After him, then definitely M. John Harrison’s Viricionium books and short stories (see below) and China Mieville’s Bas Lag books: both of those authors, either consciously or unconsciously, recognised that Tolkien’s achievement was not creating a world with elves and orcs in it, but creating another, mythic world which actually expressed something. That idea of a fictional world making thematic sense as well as nuts-and-bolts sense has really stuck with me and I tried to make sure Yoon-Suin also does that.

Also George R R Martin’s A Song of Ice and Fire, which I first started reading way back in the day (must have been 1999 or 2000 or so) and which more than anything else shows how important characters are: everybody, every single last NPC in any game, even those who appear randomly and you make up on the spot, should have goals and desires and interests. If you can make sure that happens games almost run themselves - because any chance encounter with an NPC can become an adventure or a tangent or a reason to do something.

Then there’s Warhammer, which is superficially like Tolkien’s work but also really warped and twisted and different - and again which has strong underlying themes, which are radically different from Tolkien’s…although also oddly similar.

And I’d have to include John Blanche’s artwork for Warhammer and also the Fighting Fantasy books like the Sorcery! series. The Sorcery! books had a huge effect on me as a kid, and I put it down in large part to John Blanche’s art. It’s just so unusual and characterful and strange: it gives you this real sense of distance and oddness that makes your mind wander to other things that are distant and odd.

Outside the fantasy genre, Noble House by James Clavell may be my favourite book. A huge doorstop that must be 1500 pages long, all set in one city, Hong Kong, and making the city of Hong Kong almost a character itself. I love that and I think it definitely influenced my ideas about the Yellow City. The thought that a city is not just a setting but some living breathing entity that generates stories all by itself.

David Simon’s Homicide: A Year on the Killing Streets and The Corner. Nonfiction books which reinforce that sense that everybody is a person, everybody has motives, everybody has goals: that real life is impossibly rich and varied and if you’re serious about creating a fictional world you need to recognise that.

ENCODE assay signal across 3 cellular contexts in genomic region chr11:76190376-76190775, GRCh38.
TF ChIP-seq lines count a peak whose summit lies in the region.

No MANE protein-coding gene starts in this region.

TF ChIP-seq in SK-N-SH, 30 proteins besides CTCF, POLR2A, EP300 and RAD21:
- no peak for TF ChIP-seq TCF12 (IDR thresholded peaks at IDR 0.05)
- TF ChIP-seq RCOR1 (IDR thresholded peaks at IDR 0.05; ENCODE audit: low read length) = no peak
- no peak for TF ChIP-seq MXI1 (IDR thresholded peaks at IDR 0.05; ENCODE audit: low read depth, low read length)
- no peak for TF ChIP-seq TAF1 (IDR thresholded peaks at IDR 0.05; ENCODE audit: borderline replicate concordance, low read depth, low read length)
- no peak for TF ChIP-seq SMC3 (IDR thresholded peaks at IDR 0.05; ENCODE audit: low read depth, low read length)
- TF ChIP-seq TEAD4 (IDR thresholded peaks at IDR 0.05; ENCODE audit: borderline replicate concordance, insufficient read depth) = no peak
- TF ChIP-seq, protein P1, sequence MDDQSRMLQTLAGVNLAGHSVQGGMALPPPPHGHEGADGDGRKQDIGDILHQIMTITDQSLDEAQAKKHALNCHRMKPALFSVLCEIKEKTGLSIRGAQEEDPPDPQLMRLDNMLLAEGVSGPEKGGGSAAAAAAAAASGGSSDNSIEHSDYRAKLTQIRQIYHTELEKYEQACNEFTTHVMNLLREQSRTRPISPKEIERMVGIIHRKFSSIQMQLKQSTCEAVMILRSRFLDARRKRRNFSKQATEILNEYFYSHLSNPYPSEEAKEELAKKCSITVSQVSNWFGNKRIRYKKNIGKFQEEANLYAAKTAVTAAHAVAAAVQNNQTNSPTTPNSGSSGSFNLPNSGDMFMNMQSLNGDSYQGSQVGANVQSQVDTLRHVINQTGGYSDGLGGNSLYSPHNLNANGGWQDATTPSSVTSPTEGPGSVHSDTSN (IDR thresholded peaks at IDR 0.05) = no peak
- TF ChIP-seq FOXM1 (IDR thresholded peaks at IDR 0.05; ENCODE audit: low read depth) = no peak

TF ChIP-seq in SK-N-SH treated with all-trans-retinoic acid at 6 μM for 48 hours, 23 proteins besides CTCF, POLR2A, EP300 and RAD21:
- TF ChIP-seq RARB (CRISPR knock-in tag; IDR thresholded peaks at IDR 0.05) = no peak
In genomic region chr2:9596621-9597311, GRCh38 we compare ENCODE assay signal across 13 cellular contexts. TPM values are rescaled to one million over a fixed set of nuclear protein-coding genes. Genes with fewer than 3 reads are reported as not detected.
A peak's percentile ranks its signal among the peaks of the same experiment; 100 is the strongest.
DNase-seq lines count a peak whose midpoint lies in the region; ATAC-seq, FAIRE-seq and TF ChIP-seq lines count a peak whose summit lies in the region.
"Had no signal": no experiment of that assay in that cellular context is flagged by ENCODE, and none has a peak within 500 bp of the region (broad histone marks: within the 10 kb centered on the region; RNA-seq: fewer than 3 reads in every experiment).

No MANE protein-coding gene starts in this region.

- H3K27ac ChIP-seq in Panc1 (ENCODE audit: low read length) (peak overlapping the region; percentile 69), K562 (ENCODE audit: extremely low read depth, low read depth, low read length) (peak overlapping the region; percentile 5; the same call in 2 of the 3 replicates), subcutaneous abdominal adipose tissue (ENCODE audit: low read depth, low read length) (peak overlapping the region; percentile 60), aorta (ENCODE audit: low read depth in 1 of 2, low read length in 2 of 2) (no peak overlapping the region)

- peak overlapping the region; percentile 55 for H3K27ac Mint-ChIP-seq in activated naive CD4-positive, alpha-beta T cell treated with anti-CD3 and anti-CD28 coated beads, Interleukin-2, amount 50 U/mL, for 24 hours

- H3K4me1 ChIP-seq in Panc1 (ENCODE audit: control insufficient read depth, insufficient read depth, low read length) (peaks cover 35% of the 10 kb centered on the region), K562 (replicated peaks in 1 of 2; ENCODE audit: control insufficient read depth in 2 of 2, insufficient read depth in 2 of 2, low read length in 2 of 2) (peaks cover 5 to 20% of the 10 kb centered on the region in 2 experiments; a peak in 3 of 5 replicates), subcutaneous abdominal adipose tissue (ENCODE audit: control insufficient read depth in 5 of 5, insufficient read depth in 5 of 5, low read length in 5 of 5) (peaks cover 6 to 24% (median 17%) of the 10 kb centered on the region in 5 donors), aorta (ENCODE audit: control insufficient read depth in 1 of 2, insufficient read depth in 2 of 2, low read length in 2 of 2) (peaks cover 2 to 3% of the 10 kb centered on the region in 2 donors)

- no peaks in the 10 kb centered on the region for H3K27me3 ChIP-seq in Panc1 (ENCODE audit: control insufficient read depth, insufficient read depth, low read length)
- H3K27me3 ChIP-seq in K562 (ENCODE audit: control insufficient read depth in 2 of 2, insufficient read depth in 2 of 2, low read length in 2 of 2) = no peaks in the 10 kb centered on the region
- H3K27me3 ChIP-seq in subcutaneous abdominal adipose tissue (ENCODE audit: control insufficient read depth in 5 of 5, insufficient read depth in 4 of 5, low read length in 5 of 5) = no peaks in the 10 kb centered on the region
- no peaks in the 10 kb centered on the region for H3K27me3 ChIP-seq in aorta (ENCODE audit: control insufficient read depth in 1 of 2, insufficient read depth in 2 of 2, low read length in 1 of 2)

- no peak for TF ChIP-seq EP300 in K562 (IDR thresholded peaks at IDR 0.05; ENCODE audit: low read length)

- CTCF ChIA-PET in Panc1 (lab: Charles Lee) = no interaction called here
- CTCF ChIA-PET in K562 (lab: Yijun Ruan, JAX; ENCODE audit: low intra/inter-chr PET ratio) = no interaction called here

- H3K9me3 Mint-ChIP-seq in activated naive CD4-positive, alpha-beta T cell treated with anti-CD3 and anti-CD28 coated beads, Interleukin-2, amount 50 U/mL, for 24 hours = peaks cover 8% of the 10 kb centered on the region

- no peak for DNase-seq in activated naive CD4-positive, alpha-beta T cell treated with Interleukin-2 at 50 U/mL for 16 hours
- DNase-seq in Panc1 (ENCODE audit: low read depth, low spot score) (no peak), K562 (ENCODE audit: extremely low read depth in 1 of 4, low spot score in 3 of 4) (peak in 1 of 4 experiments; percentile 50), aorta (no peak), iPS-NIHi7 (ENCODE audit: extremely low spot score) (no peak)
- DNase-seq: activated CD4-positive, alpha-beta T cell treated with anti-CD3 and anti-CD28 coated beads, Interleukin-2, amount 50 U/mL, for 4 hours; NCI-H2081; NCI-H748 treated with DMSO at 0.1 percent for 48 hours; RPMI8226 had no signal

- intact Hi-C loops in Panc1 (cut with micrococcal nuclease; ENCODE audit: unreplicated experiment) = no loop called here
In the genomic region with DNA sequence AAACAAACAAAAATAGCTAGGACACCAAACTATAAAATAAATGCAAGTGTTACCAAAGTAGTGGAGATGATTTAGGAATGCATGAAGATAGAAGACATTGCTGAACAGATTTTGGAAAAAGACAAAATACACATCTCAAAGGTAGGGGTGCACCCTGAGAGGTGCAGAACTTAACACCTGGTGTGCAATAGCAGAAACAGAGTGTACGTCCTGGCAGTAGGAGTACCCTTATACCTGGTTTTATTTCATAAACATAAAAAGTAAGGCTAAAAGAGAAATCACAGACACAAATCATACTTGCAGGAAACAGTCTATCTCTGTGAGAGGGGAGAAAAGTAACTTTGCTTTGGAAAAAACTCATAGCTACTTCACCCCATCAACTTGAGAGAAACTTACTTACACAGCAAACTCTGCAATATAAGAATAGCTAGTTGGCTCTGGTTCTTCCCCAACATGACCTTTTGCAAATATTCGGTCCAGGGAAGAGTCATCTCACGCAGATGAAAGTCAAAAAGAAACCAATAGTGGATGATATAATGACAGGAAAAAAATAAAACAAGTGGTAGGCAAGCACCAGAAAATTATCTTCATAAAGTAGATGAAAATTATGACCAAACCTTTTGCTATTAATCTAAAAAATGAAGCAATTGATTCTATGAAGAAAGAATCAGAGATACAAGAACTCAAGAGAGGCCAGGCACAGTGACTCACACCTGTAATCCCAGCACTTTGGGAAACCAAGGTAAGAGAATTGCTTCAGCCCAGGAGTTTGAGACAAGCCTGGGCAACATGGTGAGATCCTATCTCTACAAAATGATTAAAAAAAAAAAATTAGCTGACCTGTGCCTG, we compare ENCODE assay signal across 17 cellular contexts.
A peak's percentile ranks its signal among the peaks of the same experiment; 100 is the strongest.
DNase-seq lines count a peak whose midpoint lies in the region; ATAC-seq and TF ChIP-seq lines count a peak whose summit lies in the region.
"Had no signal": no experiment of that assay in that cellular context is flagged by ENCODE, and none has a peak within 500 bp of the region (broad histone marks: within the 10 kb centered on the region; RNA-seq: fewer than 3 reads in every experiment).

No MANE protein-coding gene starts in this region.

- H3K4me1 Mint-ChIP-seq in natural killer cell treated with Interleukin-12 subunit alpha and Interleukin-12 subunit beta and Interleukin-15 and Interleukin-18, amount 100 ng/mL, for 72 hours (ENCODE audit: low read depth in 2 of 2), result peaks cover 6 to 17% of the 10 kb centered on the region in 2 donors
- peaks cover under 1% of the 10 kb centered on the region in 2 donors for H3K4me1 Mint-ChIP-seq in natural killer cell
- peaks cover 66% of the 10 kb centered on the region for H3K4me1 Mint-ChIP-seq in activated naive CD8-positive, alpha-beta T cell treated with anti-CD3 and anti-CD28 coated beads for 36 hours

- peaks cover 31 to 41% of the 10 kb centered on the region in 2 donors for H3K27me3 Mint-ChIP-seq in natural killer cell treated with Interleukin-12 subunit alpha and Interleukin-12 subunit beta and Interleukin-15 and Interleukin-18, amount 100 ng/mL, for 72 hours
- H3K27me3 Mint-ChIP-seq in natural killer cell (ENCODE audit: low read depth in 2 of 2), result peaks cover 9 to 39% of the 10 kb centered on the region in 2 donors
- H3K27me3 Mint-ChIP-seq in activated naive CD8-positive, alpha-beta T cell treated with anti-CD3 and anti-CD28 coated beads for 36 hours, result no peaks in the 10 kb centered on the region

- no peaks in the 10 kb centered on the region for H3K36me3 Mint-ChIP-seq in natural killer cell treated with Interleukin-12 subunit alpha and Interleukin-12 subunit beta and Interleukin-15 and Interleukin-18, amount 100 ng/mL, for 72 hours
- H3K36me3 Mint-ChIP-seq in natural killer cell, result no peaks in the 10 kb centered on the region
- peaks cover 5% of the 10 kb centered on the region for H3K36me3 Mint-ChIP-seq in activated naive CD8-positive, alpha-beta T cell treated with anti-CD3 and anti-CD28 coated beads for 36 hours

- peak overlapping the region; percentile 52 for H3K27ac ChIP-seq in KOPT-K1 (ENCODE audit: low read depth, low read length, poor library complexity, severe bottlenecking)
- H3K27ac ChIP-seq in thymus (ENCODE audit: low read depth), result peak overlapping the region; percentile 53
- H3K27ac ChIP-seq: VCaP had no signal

I could go on forever but I’ll stop before I get carried away.

What overall effect were you hoping to achieve with Yoon-Suin and do you think you achieved it?

I was hoping to basically create a setting of genuine ‘otherness’ that made sense on its own terms and wasn’t beholden to any pre-existing tropes. And was also thematically unified. I think I have achieved that to a degree, but obviously readers can make their own minds up about that!

Yoon-Suin either contains or is (part of) some kind of "yellow city". Was Robert W. Chambers, Lovecraft, or the old school gaming book Carcosa an inspiration for your yellow city?

Not really, no. I would say that the drive to have this big, core city came from other work that I admire: like the role Sigil plays in the old 2nd edition Planescape campaign setting, or Hong Kong does in Noble House, or Viriconum in the Viriconium books. More than just a place: an extra character.

The name “Yellow City” comes, again, from me ripping off Tolkien. If you look at The Hobbit in particular you’ll notice that Tolkien used very simple and evocative names: Laketown, River Running, Mirkwood, etc. The names mean something. That’s because he knew that in real life, place names mean things. They’re not just nonsense words. “Yellow City” sounds much more evocative than “Yagahamabay” or whatever, because it conjures an instant image in the mind: a city of yellow.

That said, I did of course know The King in Yellow and read a lot of Lovecraft, and I’m sure that influenced the choice of colour in some unconscious way! There may be some Lovecraftian influences in Yoon-Suin in general, although the horror writers I like tend to be those who write more traditional ghost stories (M. R James and Ramsay Campbell’s non-Lovecraftian work) or more conceptual stuff like Thomas Ligotti’s short fiction.

How influential has real world Asia and similar exotic lands been in the making of Yoon-Suin?

Part of the idea behind the Mountains of the Moon, which as I said earlier was the first area of Yoon-Suin to come into being, was that I started to wonder why I’d never come across a fantasy Tibet or fantasy Nepal. The Mountains of the Moon were a kind of fantasy Himalayas. So Yoon-Suin is very, very loosely based on that region of Asia, plus Northern India, Bangladesh and Burma. But I always say it’s only based on that region of the world insofar as the Forgotten Realms is based on Europe. There’s no sense it’s supposed to be an accurate portrayal. If anything it is more based on an orientalist’s view of Asia than Asia itself. It’s like what some European from the Middle Ages who was asked to imagine Asia would think of.

I’m a fan of orientalism and I think it gets a bad rap, mainly because for some reason Westerners are squeamish about being culturally insensitive. It’s interesting that never bothers Asians, who quite merrily produce works of fiction which are quasi-Western in tone (occidentalist?). The crucial point is that orientalism doesn’t have to mean creating a fantasy Japan or a fantasy China. It can be much richer than that: just a different approach to fantasy worlds that is inspired by different cultural perspectives or geographies.